Roth IRA Income Limits
While you can't take a tax deduction on a Roth IRA because contributions are made after-tax, Roth IRAs have income limits as well: They indicate how much you can contribute to a Roth, if at all, and they apply whether or not you participate in a 401(k). The Roth IRA contribution limit for 2022 is $6,000. Income limits, which are based on modified adjusted gross income, are as follows:
|Roth IRA Income Limits for 2022|
|Full Contribution||Partial Contribution||No Contribution|
|Married, filing jointly||Less than $204,000||$204,000 to $213,999||$214,000 and up|
|Married, filing separately and lived with spouse during the year||Not applicable||Less than $10,000||$10,000 and up|
|Single, head of household, or married filing separately and did not live with spouse during the year||Less than $129,000||$129,000 to $143,999||$144,000 and up|
Want to calculate your reduced contribution? See IRS Publication 590-A, Contributions to Individual Retirement Accounts (IRAs) for a worksheet to figure it out.
What to Do if You Contribute Too Much to an IRA or 401(k)
Contributing too much money to your IRA or 401(k) plan could lead to additional tax. Excess contributions and any interest or gains they earn are taxed at 6% per year for each year the money remains in your retirement account. This tax cannot exceed 6% of the combined value of your IRA accounts at the end of the year.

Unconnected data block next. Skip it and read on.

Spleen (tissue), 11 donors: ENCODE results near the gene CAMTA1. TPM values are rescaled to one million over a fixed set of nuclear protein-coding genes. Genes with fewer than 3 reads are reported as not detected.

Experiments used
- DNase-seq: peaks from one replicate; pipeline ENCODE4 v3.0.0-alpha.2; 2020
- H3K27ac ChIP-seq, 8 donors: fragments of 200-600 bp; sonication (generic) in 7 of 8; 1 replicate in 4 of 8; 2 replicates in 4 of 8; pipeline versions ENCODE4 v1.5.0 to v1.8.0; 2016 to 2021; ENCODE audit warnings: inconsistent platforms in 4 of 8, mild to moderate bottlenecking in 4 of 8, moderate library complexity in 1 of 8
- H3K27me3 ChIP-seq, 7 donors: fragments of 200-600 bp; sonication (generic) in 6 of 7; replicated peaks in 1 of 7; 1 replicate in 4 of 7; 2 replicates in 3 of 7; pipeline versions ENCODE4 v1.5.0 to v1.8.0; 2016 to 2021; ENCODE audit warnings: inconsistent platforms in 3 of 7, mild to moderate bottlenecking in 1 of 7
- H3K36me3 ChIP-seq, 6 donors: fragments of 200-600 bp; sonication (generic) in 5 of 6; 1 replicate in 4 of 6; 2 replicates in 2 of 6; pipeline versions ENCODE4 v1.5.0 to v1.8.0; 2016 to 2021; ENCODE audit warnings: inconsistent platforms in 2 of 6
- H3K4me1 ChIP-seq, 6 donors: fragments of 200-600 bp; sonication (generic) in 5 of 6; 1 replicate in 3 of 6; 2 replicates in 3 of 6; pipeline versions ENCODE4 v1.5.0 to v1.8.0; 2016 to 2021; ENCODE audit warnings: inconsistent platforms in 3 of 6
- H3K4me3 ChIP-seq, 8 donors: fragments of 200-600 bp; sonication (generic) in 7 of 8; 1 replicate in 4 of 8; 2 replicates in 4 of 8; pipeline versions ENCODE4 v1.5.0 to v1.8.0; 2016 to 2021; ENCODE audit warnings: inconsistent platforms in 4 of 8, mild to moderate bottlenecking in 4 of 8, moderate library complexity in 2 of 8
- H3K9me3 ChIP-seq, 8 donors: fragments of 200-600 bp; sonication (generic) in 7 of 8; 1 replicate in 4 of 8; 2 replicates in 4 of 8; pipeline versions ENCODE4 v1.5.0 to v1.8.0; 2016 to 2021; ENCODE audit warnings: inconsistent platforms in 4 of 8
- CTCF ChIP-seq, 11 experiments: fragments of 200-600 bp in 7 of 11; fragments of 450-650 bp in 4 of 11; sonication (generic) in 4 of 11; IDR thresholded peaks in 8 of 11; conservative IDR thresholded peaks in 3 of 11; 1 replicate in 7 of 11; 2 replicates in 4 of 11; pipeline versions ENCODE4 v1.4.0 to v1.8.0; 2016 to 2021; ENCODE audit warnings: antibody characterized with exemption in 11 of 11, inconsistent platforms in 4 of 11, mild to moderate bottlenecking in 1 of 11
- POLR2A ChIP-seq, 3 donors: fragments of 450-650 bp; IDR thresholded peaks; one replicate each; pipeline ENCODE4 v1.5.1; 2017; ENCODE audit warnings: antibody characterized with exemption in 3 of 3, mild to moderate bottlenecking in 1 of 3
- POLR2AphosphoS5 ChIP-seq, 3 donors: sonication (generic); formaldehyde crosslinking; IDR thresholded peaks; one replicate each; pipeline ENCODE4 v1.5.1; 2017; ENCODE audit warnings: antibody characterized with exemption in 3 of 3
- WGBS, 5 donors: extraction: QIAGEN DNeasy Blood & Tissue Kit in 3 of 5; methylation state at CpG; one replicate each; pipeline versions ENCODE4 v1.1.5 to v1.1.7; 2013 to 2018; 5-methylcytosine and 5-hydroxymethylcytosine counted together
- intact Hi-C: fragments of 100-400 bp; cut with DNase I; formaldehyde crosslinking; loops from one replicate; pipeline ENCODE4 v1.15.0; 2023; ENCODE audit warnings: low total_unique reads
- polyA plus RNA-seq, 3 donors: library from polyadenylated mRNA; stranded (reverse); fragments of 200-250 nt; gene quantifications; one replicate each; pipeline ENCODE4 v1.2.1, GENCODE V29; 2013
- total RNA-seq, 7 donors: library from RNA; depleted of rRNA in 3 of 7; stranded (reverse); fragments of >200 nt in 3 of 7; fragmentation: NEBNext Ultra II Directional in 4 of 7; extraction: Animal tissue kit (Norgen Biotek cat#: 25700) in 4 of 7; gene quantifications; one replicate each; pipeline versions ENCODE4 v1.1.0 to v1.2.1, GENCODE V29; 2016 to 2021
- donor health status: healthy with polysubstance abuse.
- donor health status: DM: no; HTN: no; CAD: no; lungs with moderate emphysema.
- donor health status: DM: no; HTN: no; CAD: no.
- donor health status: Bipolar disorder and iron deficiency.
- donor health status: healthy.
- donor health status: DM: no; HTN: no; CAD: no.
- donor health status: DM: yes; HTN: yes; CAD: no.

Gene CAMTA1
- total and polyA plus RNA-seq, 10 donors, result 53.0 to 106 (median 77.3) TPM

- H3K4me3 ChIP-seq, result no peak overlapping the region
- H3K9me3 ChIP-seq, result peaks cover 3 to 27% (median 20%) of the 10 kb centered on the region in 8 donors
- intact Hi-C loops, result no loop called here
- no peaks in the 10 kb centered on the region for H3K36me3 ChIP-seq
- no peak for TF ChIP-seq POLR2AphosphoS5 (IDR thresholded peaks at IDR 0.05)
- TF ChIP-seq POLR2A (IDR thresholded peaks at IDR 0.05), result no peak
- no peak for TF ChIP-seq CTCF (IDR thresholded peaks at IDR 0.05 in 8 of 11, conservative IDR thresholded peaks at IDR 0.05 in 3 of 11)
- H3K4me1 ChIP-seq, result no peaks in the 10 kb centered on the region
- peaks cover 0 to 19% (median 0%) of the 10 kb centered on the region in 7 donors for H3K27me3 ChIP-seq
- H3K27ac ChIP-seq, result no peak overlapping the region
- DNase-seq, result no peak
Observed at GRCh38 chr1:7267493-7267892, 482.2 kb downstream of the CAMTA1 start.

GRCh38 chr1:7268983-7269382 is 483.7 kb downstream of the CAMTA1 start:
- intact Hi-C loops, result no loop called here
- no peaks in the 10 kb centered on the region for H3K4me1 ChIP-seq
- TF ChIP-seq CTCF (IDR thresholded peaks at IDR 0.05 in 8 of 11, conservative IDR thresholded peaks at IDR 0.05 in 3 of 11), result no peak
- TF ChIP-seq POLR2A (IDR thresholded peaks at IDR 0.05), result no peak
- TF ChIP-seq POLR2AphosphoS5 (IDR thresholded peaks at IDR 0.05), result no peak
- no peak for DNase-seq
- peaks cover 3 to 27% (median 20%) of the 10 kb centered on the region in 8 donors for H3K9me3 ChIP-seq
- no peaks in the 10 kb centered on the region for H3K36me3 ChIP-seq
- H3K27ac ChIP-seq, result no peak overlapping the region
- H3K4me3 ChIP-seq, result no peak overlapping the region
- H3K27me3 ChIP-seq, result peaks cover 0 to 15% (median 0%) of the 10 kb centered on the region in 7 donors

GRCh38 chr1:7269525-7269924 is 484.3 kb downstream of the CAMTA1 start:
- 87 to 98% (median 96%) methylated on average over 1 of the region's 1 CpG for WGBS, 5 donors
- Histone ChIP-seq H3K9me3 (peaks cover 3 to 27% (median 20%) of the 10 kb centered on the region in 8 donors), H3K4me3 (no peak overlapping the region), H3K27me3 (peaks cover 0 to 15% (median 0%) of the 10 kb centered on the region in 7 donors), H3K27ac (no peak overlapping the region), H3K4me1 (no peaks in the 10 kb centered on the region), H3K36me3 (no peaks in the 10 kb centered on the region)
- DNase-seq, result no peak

How to Avoid Paying Tax on Excess Contributions
You can avoid paying the 6% tax by withdrawing excess contributions, along with any earnings they've generated, before the due date for individual tax returns. For contributions made in 2021, that deadline is April 18, 2022. Be aware: To receive these funds by the April 18 deadline, you should ideally request them a month or more in advance.
Contact your 401(k) plan administrator to request a corrective distribution that includes the excess money you contributed and the interest or appreciation you earned on it. They should issue an amended W-2 with your distributed funds added to your wages for the year. If you overcontributed to an IRA, follow the same steps with your financial institution. You should receive Form 1099-R, which shows what you made on your excess contribution so you can add it to your taxable income.
What if You Miss the Deadline?
If you don't remove your excess contributions before the tax filing deadline, you'll pay a 6% tax on that money. And since the 6% tax applies for each year the money remains in your account, you'll likely pay twice—once for the prior year and again for the current one. Make the corrective withdrawal as soon as possible to avoid paying another 6% when a new year begins.
Maxing Out Your Retirement Contribution
Maxing out your retirement contribution is good financial advice, but it does require you to understand contribution limits so you don't under- or over-fund your accounts. As long as you meet IRS guidelines, contributing to a 401(k) plan, traditional IRA or Roth IRA can offer you tax advantages that will help your nest egg grow.